Setting a place for everyone in the timetable is like solving a 3D puzzle. It takes ingenuity, but you'll never please them all, writes Sean McPartlin
Some folk are obsessed by it; others refuse to talk about it. Some do it on the kitchen table; to many, it's all magic. I refer to that most mystical of management responsibilities, making up the school timetable.
The timetable has a major influence on school life. While principal teachers have the wider vision of departmental arrangements, individual teachers tend to see the timetable as it affects them. A year with a non-contact period to start off on a Monday is to be treasured and the time you have fourth year personal and social education last thing on a Thursday afternoon will never be forgotten.
Within the management team, one member will have responsibility for putting the timetable together but other management colleagues will provide support. The headteacher will have made clear his own priorities and those of the school development plan.
A reality of the timetabling art is that it relies on sensitive human input and an experienced eye. For while computer software can reproduce any number of possibilities for any period on any day, what it can't do is ponder the advisability of giving Mrs Faint the fourth year Foundation class at the end of the day, or asking Mr Angryperson to introduce first years to the wonders of French.
To add to the complexities, Eric Jensen's research on brain-based learning (1996) suggests that pupils react more favourably to different disciplines at different times of the day.
Despite its mathematical appearance, a good timetabler employs his or her heart and experience at least as much as a slide rule. While its composition can be a lonely and solitary job, the information and prioritising that precedes filling in the squares is very much a team effort that should involve input from every area of the school curriculum.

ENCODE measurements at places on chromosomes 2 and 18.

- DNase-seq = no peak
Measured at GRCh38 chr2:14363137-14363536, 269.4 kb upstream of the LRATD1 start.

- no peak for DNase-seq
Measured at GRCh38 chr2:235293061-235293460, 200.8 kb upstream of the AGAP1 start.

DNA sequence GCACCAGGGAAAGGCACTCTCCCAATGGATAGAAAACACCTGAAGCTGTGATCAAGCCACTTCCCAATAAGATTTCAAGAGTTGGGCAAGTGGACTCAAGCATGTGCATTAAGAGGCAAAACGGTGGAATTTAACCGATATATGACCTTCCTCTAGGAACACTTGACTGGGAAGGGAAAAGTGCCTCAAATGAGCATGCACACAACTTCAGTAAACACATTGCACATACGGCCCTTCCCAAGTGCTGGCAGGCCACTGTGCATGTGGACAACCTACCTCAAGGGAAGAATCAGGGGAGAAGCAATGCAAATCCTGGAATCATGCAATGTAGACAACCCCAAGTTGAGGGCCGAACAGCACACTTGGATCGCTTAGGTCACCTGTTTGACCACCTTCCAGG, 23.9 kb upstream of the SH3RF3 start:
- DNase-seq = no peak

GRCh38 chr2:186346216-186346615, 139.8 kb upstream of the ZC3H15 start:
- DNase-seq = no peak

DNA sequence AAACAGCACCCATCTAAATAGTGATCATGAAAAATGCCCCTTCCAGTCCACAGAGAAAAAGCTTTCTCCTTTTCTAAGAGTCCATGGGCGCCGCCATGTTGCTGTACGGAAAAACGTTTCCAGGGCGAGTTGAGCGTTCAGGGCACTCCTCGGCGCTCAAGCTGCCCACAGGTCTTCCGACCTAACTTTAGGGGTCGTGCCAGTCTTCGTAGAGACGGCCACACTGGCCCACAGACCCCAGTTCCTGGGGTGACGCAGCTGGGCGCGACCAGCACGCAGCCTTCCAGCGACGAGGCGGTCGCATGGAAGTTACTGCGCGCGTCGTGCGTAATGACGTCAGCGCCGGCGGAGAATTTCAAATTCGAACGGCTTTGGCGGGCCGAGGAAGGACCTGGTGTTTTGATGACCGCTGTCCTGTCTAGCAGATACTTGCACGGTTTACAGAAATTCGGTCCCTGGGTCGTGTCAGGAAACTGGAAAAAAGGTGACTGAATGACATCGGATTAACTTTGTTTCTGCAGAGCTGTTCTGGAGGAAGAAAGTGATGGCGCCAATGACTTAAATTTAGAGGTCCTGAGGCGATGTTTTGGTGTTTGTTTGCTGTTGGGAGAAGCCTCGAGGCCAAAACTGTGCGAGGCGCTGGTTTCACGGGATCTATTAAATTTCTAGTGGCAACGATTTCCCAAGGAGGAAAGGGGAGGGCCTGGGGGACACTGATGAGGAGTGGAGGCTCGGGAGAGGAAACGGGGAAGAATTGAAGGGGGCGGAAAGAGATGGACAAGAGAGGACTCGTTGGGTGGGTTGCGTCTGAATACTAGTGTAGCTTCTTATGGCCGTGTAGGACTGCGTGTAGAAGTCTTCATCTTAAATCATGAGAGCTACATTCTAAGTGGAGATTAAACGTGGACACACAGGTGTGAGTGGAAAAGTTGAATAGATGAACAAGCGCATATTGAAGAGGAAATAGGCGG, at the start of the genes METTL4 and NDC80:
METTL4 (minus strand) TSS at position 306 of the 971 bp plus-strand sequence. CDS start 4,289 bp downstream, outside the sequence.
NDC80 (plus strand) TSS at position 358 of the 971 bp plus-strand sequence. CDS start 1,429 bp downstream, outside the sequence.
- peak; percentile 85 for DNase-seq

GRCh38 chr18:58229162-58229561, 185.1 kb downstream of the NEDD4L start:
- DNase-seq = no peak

A good timetabler starts off by asking and listening, which may well mean starting to think about next year's timetable before the end of the Christmas term.
Principal teachers and departments have to be consulted; national, local and school development plans need to be taken into account, inspired estimates need to be made about the level of resources andstaffing in the coming year, not to mention probable pupil roll and any curricular innovation or development.
The opening statement at any timetabler's in-service course is liable to be along the lines: "You can do anything you like with a timetable, but not necessarily all at the same time."
Prioritising holds the key to its final shape, but how exactly the timetabler prioritises may, at least in part, be beyond his or her control. There are obvious requirements across neighbourhood schools to allow for travelling to college or other secondaries for senior pupils; the vagaries of part-time or job-share availability will also have an influence; and for schools bereft of on-site physical education facilities, distance to the sports field and availability of coaches (of both types) may well drive the major part of the timetable.
There needs to be a flexibility within the timetable arrangements, reflecting possible staff departures or roll changes, not to mention the effect on senior classes of examination results. Many schools now move to their new timetable in June, allowing any glitches to be sorted out prior to the new session, but invariably adjustments have to be made.
For the timetabler, there is the inevitability of upsetting at least some of the staff in the process of attempting to please the rest.
One timetabler of my acquaintance referred to the timetable as a "three-dimensional crossword". For him the most important skills were listening to people's priorities, holding all the necessary information in his head at the same time and finding a reliable colleague with whom he could cross-check all the relevant parts as the timetable was printed up into its final shape.
He was clear, as are all timetablers, that it is not a task that can be completed within school; a length of time in seclusion is needed, free from interruptions and distractions, to process all the incoming information and place it into a coherent and workable timetable.
So before you complain about that class last thing on a Friday, remember the lonely timetabler at his or her kitchen table and peruse the paper carefully - that fourth year class from hell might well be a dab of brown sauce.
Sean McPartlin is assistant headteacher at St Margaret's Academy, Livingston